My latest distraction was a three-day wikipedia editing binge. It's addictive: you see something to fix, then see some interesting related articles which also have items you can fix, and so on...kind of like coding.
For example, I started out editing the article on the Salt Lake City Chinatown, then added it to the article on Chinatowns, then from there looked at the Chinatown in Portland, Oregon, and added some info there...
But it is the Internet and a form of social media, so it's going to get annoying. Like the nut who objected to all the references to Chinese in the article on Hanja (Korean use of Chinese characters, like Kanji in Japanese), calling the previous writer a sinophobic idiot. He seemed to be saying that Simplified Chinese has been around forever and that Traditional Chinese is a modern invention, which would be true in opposite universe.
I suppose if I was a real wikipedier (wikipedian?), I'd just revert that edit, but I can't gear myself up for an edit (or name-calling) battle, and it goes against my general policy of avoiding the unhinged (one reason I'm not on twitter, anymore).
And I don't like having my edits reverted, either. But just in the past few days, I had one edit overwritten with probably a better edit but accompanied by a snarky comment, while another edit of mine was reverted by a nicer comment, but it's not explained why my addition to the Cricitism section on Epic (of Unity CEO John Riccitiello claiming Epic is bribing developers to use Unreal with their megagrant developer fund) was "undue." Wait, the Criticism section is only supposed to be valid citicism? Then Wikipedia has a real problem.
Those reverts were made by longtime wikipidiers, which brings up the core of the problem: I never really liked working with editors, dating back to the days at my high school newspaper, when the editor of my section rewrote my article and then I got a bad grade on it.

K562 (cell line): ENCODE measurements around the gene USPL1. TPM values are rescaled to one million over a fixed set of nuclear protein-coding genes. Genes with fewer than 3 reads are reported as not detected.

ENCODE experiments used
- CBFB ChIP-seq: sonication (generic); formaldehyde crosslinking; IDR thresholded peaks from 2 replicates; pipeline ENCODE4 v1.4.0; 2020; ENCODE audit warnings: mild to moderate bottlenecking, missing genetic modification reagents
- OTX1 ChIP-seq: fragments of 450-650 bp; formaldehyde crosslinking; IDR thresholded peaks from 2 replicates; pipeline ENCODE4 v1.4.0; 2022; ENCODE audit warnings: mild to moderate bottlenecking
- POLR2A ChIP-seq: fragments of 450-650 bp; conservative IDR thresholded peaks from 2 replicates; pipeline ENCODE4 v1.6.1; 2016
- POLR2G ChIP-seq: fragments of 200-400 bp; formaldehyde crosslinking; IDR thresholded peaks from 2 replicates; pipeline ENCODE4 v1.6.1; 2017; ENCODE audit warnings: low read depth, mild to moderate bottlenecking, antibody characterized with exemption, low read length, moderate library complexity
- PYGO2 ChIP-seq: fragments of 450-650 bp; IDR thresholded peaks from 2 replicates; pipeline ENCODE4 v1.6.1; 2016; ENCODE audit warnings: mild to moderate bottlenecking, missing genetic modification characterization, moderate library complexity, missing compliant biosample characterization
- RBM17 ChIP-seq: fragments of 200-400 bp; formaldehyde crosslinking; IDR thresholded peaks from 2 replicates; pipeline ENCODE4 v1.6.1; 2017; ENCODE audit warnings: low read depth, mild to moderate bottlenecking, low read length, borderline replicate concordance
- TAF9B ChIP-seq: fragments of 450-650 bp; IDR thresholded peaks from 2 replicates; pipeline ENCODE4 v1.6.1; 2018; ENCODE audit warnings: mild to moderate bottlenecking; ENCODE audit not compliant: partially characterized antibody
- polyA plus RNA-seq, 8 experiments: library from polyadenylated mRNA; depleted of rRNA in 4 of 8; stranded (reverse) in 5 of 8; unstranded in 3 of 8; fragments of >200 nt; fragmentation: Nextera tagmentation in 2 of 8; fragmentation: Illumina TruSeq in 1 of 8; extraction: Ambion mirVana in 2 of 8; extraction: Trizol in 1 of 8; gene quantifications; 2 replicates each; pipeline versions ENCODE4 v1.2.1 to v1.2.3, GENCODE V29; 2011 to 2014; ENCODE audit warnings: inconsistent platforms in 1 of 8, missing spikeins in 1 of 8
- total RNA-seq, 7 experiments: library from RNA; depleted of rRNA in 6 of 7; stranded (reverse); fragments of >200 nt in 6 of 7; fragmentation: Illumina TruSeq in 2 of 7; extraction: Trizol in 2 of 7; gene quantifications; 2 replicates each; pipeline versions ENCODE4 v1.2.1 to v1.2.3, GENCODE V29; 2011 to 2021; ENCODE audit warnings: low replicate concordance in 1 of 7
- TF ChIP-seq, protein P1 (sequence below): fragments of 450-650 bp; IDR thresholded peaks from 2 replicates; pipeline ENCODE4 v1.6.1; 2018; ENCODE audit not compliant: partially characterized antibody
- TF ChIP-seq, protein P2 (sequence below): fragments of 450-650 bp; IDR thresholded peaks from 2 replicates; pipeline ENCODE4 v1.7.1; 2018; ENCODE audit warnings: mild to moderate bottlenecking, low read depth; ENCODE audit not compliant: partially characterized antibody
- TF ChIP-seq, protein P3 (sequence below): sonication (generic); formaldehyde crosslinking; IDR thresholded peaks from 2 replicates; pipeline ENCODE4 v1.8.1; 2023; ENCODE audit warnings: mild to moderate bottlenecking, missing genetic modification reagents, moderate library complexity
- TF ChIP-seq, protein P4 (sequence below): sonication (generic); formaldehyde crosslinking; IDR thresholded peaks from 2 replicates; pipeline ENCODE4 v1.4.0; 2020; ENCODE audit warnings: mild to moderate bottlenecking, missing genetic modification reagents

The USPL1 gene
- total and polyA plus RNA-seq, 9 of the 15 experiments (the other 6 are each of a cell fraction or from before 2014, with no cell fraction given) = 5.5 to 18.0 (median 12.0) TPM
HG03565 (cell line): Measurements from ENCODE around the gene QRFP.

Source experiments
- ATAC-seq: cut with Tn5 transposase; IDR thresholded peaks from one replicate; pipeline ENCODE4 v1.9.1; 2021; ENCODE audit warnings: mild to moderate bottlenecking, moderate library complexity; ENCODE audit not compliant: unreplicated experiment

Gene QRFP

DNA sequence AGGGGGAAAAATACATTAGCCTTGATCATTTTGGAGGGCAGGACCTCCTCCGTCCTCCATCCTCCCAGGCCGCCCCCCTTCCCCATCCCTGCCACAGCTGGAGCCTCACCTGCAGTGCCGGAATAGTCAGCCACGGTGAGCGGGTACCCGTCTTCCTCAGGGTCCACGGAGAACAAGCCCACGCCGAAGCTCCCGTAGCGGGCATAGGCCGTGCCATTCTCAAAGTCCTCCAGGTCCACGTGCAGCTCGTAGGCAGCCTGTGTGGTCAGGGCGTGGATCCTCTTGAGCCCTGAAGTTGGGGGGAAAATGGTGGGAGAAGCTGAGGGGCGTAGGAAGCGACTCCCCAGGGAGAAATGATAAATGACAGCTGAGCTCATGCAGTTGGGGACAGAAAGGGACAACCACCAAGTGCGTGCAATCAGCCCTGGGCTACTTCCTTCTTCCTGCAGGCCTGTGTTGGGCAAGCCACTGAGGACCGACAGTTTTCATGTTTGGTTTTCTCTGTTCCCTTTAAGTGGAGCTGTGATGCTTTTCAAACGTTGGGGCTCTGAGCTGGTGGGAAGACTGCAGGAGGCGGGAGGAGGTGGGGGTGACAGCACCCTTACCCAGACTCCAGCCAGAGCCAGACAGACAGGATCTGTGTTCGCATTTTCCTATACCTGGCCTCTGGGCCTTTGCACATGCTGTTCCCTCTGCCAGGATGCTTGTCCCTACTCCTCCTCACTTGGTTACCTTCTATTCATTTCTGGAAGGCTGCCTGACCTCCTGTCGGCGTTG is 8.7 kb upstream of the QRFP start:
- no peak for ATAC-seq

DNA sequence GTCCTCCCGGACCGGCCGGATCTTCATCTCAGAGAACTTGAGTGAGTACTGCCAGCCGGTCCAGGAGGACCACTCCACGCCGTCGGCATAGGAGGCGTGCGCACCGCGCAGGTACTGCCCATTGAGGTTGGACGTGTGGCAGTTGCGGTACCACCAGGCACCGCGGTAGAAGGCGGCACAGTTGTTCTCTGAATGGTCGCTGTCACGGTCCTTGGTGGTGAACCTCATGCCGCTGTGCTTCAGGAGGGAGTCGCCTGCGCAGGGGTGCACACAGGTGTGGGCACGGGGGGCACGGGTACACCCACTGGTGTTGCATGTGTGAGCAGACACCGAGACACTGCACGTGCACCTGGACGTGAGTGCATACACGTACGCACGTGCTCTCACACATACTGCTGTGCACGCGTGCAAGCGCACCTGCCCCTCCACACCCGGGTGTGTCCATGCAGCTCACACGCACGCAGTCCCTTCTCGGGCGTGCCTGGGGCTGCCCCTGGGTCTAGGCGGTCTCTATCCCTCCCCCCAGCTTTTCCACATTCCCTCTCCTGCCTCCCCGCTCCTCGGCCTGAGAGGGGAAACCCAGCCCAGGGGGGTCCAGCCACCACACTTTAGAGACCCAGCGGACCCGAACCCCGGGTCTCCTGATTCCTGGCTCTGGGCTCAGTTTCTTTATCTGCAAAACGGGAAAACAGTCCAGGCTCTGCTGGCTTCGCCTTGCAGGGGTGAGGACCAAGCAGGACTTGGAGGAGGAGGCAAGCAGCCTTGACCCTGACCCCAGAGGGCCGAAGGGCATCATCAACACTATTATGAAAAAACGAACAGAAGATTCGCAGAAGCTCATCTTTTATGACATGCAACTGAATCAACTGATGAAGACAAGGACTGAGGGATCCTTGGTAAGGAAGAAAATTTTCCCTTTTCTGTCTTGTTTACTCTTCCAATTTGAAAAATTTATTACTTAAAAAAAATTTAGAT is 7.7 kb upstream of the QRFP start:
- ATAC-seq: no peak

Now, I did work with a couple of editors at Apress who assured me my work was my work and they were just offering suggestions, but most have been like the other editor there who complained strenuously when I refused to accomodate, yet said he didn't have time to provide references for the "industry standard" format he wanted.
Which is pretty odd for a publisher of technical books, but that seems like a cultural issue in editing, where editors feel it's their job to edit and not explain or even inform (I was dismayed as class secretary to see, six months later, my class notes rewritten in the college alumni magazine).
I like reading writing guides in the same way I like reading programming language manuals, and I spent a year listening to the Grammar Girl podcast because it delved into multiple sources like The Chicago Manual of Style and the AP Handbook for each writing question. But even the Wikipedia editing tips don't put much emphasis on being able to defend your edits. It's like those coding style fanatics who can't explain why their style is the one style to rule them all (I did get a "I don't have time to look it up" from one Hungarian notation proponent).
So I'm ending my brief flirtation with Wikipedia the same way I ended over ten years ago (after my addition of company historical information to the article on Sammy Studios, now High Moon Studios, was replaced by a promo piece on Scrum), in order to not waste time. Back to coding. At least when I fork some code, I get to keep the fork!